Our most recent MCI Youth Advisory Board member Claudia Brewer sat down with us to discuss her motivation in joining the board and her interest in male contraception. This blog post shares highlights from that conversation.
What do you study/what's your academic background?
I’m pursuing a B.S. in Molecular, Cell, and Developmental Biology with a Minor in Society and Genetics at UCLA. My goal in college is to gain a deep understanding of human health, from the complex molecular mechanisms underlying disease to the broader social and political implications of the latest bioengineering technologies. Most of my background is in biological research and healthcare. Most recently, I conducted research on a pathogenic protein associated with Alzheimer’s and other neurodegenerative diseases at the UCSB Neuroscience Research Institute. I currently serve as a scribe for a primary care physician at UCLA Health.
This blog post is written by Male Contraceptive Initiative's Executive Director Heather Vahdat, and is response to the article "The young women choosing to go without contraception"
It’s Saturday and I’m supposed to be finishing a project that was meant to be a Christmas gift for my mother-in-law...last year. However, I allowed myself a quick look on the computer to find a sewing pattern I need and poof, here I am frustrated and writing a blog post. I can’t say I’m surprised that I find myself writing about contraception - it’s the classic “one quick peek at facebook/linkedin/wherever you saw the article couldn’t hurt”. But tell me, how can I not be distracted after seeing this article in my newsfeed?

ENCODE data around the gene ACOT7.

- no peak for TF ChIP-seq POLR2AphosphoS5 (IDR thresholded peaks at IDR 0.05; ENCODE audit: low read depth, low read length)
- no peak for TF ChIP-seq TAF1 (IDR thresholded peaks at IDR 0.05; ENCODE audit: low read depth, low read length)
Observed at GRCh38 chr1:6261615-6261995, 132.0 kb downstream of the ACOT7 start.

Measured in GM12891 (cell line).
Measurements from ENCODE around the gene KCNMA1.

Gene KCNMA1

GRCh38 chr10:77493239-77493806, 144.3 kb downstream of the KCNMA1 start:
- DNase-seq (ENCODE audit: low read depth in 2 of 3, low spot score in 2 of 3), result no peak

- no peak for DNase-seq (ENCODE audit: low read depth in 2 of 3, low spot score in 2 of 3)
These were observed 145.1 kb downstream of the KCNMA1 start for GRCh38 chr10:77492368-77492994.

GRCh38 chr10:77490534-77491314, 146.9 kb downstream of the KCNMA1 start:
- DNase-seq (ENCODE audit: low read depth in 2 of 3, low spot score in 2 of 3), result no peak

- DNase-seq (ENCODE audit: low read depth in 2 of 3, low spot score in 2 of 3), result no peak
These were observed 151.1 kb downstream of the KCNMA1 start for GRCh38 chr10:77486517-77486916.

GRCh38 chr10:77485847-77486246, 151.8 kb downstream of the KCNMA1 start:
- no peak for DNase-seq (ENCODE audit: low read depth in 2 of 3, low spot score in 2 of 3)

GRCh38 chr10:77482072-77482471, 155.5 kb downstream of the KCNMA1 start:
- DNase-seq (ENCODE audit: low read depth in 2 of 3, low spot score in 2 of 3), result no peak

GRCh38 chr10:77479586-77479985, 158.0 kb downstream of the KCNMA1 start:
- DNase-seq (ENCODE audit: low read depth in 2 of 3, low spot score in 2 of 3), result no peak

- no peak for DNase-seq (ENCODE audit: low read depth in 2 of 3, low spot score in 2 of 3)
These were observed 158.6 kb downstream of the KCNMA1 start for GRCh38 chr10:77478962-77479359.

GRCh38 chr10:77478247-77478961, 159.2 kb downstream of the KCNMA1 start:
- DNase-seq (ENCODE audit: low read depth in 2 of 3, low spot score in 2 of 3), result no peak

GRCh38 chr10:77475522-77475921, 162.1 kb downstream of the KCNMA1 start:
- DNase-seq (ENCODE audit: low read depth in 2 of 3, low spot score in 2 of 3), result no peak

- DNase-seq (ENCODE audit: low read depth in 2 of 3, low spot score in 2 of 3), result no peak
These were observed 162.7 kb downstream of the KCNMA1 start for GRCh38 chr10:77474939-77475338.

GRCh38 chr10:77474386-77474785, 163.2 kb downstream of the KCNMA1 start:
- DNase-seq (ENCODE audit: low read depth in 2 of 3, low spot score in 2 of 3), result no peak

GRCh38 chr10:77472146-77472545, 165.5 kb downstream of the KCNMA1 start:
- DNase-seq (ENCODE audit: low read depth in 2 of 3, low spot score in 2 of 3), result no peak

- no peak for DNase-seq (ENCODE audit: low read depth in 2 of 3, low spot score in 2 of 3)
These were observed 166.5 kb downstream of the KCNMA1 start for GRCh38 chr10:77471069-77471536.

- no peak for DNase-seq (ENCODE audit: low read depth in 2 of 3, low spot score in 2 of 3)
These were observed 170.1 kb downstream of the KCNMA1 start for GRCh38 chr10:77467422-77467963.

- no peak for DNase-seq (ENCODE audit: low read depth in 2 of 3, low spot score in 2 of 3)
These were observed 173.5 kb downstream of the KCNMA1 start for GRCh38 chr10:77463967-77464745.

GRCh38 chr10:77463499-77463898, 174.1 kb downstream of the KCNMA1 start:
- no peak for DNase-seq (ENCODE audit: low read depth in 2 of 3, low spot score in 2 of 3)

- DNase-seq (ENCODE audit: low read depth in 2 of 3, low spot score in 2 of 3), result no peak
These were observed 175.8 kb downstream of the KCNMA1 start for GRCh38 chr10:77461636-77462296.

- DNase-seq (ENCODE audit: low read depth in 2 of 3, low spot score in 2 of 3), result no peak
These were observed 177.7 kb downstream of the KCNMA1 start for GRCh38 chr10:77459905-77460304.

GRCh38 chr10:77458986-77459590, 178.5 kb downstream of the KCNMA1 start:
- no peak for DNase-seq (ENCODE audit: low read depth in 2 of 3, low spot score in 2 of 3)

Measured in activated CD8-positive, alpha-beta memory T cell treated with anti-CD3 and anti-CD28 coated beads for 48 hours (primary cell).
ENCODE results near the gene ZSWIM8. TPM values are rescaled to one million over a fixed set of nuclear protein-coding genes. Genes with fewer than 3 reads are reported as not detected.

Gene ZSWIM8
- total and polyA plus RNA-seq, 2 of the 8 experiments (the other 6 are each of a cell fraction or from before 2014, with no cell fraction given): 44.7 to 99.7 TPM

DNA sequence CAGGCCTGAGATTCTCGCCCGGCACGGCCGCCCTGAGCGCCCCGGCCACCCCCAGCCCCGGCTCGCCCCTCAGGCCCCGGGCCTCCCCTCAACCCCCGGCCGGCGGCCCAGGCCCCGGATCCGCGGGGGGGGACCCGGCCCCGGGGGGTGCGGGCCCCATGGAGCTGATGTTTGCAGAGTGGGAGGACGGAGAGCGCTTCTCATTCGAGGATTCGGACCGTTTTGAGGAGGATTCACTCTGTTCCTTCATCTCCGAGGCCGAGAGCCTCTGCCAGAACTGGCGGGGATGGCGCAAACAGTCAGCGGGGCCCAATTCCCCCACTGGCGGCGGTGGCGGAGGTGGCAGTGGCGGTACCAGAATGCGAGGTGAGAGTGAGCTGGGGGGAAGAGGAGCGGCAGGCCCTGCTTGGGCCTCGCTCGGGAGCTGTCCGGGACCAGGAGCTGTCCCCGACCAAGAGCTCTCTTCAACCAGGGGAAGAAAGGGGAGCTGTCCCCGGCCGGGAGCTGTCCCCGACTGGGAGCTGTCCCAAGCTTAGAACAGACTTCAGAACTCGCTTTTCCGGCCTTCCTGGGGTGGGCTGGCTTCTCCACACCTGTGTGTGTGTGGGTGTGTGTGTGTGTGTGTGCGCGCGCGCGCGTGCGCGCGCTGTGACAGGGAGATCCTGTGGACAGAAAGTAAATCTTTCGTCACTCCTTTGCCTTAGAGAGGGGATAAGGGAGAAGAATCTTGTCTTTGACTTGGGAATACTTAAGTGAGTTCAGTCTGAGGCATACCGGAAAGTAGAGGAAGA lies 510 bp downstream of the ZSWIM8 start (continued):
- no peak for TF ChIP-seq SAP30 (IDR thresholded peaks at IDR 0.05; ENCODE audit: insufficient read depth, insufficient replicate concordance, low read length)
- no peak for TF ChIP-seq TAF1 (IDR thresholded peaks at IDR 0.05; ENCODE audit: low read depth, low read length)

Male Contraceptive Initiative’s mission is, “to empower men, and couples, to fully contribute to family planning goals by providing them the resources they need for reproductive autonomy.” It is how we articulate our most hopeful vision of the future: one where there is reproductive autonomy for all people. This vision and associated mission directs our daily activities, which encompass financial support to the male contraception research community and advocating for the development of additional male contraceptives.
The drug development process is often presented as a linear process: you achieve one milestone before moving on to the next, with progress taking the developer ever forward. The Food and Drug Administration defines this process as such:
Based on the way that this information is conveyed, you might expect the process to visually represent something like this:
This guest blog post comes is written exclusively for Male Contraceptive Initiative by freelance journalist Raizel Joleigh.
The topic of contraception can be contentious. Women have a host of options when it comes to birth control, and these come with their own dialogue that deserves an avenue of its own. For men, though, the only methods currently available on the market are condoms or vasectomies – unreliable and costly to reverse, respectively.
This blog post is by Heather Vahdat, MCI Executive Director.
The National Center for Health Statistics at the Centers for Disease Control and Prevention (CDC) recently published a brief related to sexual activity and contraceptive use among young people between the ages of 15-19 in the United States. Given that young people are a key population for us at Male Contraceptive Initiative, I found the report to be interesting across the board; however, one key finding particularly caught my attention: “The condom remains the most commonly used contraceptive method among female teenagers”. In fact, 97% of female teenagers who have had sex reported ever having used a condom.